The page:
Dutch veterans feel misunderstood

Veterans experience social stereotyping and disinterest, concludes anthropologist Yvon de Reuver, who will receive a PhD for her research from Radboud University on 23 May. Veterans are known to suffer from psychological problems they developed during their military service. But how do the veterans experience this themselves? De Reuver examined what it means to them, being a veteran.

Military personnel who have been deployed in wars or peace missions are called ‘veterans’, a title that acquires significance after the period of service. From that point on, they are often treated as a collective. For example, they are entitled to special care, financial support and other forms of help.

But in addition to this official status, former military personnel are also confronted with social attitudes towards veterans and the missions in which they served. They often feel misunderstood, according to PhD research by anthropologist Yvon de Reuver, a researcher at the Netherlands Veterans Institute. For her PhD at Radboud University, she interviewed nearly fifty veterans: former soldiers who served in Lebanon (1979-1985), Srebrenica (1994-1995) and Uruzgan (2006-2010). 

Lack of understanding

Earlier research revealed that eighty per cent of Dutch people say they appreciate veterans, but that only a third of veterans say they experience this appreciation. De Reuver investigated the causes of this inconsistency. Many interviewees remarked how little knowledge there is in society of what the armed forces do. “They are asked questions like: ‘How many people did you kill?’” says De Reuver. “While some people even compare military missions to backpacking in Asia.”

Many of the interviewed former soldiers are unhappy that the term veteran is associated with psychological suffering, the researcher continues. Yet they have that same association themselves. “I spoke to a very active Lebanon veteran, who even had created a mini Lebanon museum. But when I asked what being a veteran meant to him, he replied that he didn’t feel like a veteran because he didn’t have any psychological problems.”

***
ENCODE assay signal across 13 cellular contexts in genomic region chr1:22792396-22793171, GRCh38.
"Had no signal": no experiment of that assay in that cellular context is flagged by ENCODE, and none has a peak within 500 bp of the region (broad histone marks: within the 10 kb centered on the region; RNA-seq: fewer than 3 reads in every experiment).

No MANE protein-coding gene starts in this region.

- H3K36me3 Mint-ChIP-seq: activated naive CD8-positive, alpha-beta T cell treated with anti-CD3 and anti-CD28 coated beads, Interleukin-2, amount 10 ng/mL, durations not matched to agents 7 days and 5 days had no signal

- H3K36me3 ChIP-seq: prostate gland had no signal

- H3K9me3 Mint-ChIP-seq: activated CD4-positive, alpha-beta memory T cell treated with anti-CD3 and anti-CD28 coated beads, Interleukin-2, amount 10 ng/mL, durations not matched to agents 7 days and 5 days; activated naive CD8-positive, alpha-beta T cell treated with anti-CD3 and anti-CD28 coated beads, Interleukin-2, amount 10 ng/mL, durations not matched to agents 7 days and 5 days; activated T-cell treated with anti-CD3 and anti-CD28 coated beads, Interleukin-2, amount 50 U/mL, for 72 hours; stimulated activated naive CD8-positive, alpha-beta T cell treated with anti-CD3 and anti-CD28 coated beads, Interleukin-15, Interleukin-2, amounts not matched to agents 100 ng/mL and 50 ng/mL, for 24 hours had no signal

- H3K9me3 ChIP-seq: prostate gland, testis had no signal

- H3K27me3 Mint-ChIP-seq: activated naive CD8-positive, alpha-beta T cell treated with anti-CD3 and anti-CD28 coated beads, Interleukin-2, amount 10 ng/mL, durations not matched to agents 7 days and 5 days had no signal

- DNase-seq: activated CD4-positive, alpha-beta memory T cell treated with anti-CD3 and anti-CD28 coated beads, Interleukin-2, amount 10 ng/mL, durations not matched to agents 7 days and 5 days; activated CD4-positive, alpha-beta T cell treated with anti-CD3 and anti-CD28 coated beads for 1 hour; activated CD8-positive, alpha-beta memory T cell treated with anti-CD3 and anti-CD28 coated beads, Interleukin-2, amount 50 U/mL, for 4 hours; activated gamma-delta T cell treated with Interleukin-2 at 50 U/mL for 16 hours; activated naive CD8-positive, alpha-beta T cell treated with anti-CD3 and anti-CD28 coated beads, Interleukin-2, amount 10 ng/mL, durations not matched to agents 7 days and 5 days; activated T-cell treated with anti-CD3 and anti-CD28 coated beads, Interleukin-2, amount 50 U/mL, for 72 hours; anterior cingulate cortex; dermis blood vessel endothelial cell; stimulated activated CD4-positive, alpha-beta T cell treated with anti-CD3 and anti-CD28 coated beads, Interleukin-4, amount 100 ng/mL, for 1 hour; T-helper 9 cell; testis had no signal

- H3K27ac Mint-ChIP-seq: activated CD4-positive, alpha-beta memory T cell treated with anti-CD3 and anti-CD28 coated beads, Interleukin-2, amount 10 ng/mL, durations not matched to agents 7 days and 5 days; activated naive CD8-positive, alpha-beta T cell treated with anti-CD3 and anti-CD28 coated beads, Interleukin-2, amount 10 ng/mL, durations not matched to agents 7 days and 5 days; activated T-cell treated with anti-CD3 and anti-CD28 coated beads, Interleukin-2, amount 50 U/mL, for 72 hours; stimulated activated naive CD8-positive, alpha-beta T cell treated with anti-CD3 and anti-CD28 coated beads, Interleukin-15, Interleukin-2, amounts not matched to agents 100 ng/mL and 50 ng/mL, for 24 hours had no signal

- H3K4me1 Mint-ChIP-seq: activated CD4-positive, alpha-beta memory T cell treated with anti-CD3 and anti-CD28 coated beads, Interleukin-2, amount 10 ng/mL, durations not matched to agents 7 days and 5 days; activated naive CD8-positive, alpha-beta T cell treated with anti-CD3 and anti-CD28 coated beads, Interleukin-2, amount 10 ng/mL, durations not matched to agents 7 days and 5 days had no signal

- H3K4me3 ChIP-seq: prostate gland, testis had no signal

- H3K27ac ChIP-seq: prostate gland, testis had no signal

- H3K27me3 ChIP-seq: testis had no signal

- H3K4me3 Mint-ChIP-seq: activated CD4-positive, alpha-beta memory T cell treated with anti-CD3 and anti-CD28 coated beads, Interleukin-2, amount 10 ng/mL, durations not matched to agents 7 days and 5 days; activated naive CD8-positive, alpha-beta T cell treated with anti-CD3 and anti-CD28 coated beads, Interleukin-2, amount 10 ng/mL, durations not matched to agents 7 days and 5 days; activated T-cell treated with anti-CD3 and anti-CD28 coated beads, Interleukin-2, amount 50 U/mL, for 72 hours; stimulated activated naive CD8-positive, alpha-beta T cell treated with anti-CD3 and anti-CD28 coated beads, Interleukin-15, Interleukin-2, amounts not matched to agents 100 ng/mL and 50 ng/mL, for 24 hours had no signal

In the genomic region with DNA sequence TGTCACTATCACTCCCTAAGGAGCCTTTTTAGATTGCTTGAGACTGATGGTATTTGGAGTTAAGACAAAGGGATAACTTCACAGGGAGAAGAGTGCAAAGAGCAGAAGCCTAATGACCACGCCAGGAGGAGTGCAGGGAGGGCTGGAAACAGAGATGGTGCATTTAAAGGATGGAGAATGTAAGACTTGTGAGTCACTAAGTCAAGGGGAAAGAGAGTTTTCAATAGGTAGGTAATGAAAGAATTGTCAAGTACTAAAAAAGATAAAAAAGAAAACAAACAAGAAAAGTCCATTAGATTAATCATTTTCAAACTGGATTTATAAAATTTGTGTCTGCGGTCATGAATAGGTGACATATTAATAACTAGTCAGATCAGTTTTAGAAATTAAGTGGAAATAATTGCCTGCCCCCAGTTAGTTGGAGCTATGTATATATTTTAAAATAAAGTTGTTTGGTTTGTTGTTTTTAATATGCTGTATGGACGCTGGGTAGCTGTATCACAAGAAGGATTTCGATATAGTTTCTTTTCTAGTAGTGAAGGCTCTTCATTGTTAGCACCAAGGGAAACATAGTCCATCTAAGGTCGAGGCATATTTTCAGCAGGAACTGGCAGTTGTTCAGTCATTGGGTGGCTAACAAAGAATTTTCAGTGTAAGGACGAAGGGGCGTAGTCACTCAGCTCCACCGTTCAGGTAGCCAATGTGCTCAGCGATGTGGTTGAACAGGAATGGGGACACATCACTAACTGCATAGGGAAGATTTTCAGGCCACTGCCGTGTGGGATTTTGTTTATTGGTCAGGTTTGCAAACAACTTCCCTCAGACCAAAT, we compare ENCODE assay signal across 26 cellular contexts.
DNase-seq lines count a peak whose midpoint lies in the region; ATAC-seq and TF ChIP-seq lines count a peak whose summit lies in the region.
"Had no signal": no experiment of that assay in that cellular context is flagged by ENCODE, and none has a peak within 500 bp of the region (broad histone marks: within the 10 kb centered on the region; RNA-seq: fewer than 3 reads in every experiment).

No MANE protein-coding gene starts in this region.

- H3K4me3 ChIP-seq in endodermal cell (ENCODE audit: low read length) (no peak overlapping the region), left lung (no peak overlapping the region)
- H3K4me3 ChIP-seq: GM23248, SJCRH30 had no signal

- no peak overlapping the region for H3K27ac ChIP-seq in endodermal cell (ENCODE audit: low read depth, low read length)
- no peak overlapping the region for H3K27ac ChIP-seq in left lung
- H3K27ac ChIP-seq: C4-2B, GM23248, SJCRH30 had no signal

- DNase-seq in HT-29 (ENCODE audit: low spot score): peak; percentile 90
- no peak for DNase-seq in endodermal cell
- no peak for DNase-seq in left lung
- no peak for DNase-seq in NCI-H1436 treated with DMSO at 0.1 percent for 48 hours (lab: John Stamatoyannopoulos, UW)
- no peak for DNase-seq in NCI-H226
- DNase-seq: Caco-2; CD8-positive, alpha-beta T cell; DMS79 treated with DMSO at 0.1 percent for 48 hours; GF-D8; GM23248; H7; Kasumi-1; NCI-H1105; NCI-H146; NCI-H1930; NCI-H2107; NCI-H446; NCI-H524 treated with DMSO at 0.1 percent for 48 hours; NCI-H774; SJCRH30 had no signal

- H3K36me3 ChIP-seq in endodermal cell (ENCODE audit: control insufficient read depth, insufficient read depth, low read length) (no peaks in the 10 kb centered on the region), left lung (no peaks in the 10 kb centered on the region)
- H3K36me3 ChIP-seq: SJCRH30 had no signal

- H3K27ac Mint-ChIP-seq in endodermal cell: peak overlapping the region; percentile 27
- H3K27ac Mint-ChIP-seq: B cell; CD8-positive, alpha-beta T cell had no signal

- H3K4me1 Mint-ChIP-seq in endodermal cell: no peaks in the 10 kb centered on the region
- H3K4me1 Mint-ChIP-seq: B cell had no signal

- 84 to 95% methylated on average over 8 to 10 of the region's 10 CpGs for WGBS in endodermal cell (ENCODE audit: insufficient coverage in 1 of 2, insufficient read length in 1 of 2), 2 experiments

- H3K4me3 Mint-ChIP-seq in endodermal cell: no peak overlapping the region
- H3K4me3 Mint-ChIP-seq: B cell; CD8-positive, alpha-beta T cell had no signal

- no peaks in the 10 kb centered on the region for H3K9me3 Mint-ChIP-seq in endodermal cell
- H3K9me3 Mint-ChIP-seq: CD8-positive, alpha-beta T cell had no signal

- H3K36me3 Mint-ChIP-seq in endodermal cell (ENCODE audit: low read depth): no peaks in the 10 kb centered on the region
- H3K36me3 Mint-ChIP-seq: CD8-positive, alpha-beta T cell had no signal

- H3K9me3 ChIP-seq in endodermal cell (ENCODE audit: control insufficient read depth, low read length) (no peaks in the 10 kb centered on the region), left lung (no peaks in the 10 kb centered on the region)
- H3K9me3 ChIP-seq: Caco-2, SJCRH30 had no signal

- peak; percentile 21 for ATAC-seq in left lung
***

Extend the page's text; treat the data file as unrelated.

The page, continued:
The study revealed more such contradictions. For example, veterans talk to each other a lot about the lack of understanding in society, but they are not inclined to talk about their war experiences with non-veterans, which therefore contributes to their ignorance.

“It is kind of a vicious circle,” says De Reuver. “The feeling of being misunderstood reinforces the ‘us and them’ mentality among veterans. The interviewees also mentioned characteristics that they consider typical of veterans, such as being more focused on action and the collective, rather than on talking and the individual, like ordinary citizens.”

Afbeelding van draaginsigne veteranen
Afbeelding van draaginsigne veteranen

Disillusioned helpers

Society’s ideas about veterans are sometimes far removed from how veterans see themselves, according to De Reuver. “In recent years, Uruzgan veterans have often been presented in the media as disillusioned helpers, such as in the news reports when the Taliban took power in 2021. But I did not see that reflected in my conversations with veterans. They were more often proud of how well-trained they were and how well they had held their own. It was not about the higher goal of bringing democracy.”

“I should add that the interviews took place between 2016 and 2018. It may be that they think differently now. But there seems to be little room in the public’s perception of veterans for terms like masculinity. In this respect, we are not doing justice to the experiences of veterans and we are neglecting an important part of our history.” 

Dutch veteran policy was developed around the time when the psychological condition PTSS became known. According to De Reuver, that is why there is perhaps too much attention for the recognition and care of veterans who suffer from their war experience, while these are a minority. “At the same time, the veteran status means a lot to war-damaged veterans, who of course deserve the best possible care. Ultimately, the most important thing is that all veterans can feel at home again in Dutch society. Veteran policy could focus more on this.”

For more information, please contact:

  • Yvon de Reuver, ymdereuver [at] gmail.com ()
  • Science Communication at Radboud University, media [at] ru.nl, +31 (0) 24 361 600

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